COVID surge causing worker callouts throughout all sectors of society
Long Island's high COVID positivity rate is leaving many businesses shorthanded.
Shoppers may notice grocery stores and retail chains have had some shelves bare due to supply chain issues and not enough employees to stock the shelves.
First responders, school employees and other parts of society have also been affected due to workers being infected with the coronavirus.
Economists say the recent surge in COVID cases and employee absences is just another strain on businesses that has left employers unsure on who will be able to make it into work on a particular day.
"The other thing it affects us with is labor businesses finally have the opportunity to hire more people," says financial planner Mitch Goldberg. "They've gotten their COVID policies down and all of the sudden they have to lose their workers because of COVID."
Employers are hopeful that the latest coronavirus surge and callouts will subside soon, but it could have an impact to the economy in the long run.
"This adds to the problem of inflation," Goldberg says. "Shortages, less supply, more demand, prices go up so it's getting hard to find everything you want on the shelf."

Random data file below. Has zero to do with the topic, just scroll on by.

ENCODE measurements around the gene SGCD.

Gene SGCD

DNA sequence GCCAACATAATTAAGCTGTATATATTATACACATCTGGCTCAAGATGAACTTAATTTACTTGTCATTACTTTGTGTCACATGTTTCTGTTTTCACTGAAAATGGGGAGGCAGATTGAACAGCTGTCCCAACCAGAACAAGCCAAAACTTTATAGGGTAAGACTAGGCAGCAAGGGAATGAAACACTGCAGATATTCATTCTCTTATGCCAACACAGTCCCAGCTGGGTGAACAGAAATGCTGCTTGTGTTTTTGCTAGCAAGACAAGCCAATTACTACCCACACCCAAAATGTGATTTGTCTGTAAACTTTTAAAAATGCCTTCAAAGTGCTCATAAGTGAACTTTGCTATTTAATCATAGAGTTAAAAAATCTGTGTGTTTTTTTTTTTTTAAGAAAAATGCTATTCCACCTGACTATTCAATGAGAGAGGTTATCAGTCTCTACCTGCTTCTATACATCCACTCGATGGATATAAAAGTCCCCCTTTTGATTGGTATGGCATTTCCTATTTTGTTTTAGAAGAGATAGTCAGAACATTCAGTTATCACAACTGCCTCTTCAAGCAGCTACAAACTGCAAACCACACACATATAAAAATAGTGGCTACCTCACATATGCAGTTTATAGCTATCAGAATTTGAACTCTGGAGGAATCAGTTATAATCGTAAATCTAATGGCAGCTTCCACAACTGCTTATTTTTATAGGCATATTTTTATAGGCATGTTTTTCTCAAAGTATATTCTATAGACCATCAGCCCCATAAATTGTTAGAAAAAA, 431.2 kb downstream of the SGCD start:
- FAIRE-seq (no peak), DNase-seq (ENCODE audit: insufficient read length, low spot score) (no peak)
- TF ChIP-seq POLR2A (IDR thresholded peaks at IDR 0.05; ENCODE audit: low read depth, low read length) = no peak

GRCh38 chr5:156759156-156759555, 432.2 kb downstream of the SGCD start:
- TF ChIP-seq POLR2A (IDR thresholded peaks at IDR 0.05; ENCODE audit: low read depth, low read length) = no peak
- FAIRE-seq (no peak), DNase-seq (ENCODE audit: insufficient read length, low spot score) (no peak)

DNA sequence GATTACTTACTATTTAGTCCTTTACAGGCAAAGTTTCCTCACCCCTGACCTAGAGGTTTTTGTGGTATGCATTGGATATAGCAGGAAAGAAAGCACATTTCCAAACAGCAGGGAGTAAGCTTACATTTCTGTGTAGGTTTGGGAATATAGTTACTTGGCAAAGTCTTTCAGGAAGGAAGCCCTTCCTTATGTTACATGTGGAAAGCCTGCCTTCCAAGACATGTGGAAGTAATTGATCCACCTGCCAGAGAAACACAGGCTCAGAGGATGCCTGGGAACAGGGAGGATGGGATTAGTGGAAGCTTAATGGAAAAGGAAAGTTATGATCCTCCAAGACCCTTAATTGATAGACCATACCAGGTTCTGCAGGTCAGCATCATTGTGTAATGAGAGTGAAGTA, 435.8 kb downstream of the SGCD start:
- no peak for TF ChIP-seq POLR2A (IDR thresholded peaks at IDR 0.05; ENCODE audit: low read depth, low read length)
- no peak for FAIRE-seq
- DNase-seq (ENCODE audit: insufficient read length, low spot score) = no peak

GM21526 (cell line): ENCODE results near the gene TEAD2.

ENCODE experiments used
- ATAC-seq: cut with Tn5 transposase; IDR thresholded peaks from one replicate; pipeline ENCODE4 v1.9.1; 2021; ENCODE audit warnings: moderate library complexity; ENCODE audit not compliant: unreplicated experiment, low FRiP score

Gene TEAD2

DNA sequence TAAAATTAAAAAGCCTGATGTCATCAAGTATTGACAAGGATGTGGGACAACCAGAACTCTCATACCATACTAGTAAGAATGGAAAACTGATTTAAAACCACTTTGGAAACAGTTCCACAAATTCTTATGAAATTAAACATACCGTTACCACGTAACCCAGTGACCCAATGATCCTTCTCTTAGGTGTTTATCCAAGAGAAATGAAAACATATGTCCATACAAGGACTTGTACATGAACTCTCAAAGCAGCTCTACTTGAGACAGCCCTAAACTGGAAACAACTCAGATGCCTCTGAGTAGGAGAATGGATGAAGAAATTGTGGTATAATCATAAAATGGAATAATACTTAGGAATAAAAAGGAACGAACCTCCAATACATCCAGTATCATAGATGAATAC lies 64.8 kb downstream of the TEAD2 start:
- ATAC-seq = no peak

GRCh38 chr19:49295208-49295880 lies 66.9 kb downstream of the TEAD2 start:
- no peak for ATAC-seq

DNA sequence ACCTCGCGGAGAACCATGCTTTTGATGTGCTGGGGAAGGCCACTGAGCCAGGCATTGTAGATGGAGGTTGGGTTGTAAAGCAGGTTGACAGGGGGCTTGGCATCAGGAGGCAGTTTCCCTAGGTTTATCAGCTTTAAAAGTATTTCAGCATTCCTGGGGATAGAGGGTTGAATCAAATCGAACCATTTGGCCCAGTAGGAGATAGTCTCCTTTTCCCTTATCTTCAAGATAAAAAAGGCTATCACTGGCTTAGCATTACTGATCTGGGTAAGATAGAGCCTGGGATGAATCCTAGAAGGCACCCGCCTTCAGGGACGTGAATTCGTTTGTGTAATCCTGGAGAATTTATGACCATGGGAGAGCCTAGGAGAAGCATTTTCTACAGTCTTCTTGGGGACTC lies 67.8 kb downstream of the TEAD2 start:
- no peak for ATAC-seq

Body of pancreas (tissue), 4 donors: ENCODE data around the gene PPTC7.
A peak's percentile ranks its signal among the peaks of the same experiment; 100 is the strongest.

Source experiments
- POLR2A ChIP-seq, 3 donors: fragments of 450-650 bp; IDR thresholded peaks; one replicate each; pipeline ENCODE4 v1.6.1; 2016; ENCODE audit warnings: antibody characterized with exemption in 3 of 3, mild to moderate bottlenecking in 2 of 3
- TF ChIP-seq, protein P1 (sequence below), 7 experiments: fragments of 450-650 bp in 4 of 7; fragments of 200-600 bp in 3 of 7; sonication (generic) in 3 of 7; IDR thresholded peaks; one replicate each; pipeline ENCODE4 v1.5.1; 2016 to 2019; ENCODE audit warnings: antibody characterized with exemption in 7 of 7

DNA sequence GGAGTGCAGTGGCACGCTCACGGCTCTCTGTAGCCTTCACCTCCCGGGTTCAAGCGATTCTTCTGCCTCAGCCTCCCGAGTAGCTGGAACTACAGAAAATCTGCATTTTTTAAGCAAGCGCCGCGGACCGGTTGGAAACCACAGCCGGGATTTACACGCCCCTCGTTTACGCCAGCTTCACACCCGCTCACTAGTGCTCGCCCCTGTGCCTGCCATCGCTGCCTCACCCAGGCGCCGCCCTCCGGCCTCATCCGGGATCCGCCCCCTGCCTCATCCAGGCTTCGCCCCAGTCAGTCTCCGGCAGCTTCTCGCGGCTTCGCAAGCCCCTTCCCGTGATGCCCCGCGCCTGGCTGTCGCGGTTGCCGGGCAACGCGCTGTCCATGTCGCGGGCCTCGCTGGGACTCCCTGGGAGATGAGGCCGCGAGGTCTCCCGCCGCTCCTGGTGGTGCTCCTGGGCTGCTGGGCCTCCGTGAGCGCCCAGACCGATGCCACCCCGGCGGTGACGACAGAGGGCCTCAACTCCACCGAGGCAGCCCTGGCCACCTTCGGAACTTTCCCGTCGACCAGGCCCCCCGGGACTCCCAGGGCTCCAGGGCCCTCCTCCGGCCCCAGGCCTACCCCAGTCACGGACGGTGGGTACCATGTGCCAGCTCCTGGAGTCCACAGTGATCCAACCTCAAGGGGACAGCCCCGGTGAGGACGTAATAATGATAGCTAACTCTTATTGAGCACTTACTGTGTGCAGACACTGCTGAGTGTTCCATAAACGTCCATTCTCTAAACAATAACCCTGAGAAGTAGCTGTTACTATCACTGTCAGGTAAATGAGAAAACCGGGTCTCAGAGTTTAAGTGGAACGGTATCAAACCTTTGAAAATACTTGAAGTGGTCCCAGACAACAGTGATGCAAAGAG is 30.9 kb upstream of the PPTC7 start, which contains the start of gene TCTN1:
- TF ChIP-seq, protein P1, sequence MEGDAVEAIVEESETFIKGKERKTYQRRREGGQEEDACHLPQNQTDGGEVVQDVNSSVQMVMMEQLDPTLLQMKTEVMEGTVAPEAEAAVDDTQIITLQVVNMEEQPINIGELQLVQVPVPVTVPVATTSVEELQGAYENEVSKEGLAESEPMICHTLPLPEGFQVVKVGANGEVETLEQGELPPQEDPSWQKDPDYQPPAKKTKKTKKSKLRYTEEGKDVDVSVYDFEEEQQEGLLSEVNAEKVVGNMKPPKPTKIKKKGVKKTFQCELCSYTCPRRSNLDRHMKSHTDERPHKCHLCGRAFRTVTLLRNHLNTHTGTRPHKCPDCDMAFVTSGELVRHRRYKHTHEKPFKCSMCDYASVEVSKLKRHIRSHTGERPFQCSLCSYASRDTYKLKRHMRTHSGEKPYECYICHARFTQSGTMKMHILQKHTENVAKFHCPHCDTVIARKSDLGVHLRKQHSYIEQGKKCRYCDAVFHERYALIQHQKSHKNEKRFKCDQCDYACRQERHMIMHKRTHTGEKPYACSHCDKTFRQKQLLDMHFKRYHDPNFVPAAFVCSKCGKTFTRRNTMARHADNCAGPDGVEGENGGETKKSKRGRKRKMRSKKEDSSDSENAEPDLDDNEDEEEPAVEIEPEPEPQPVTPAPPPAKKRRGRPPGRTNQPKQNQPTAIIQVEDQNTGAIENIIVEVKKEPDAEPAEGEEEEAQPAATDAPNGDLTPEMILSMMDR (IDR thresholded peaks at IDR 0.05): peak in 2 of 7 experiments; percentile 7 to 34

Some schools like Uniondale have gone to remote learning due to employees calling out, and airlines have canceled and delayed flights.
Nassau's first responders say they have been short-staffed while their call volume goes up.
"We've had people go out sick, some people have been symptomatic," says Nassau Fire Marshal Mike Uttaro. "Thankfully during this holiday break there was a lot of college students home, and they sometimes are a great asset to augment the fire service and volunteer ambulance services as far as having extra staff."
He says response times have not been delayed because of coordination and help of mutual aid.
Rutgers, Princeton requiring all students, staff to get boosted before return to campus at the end of the month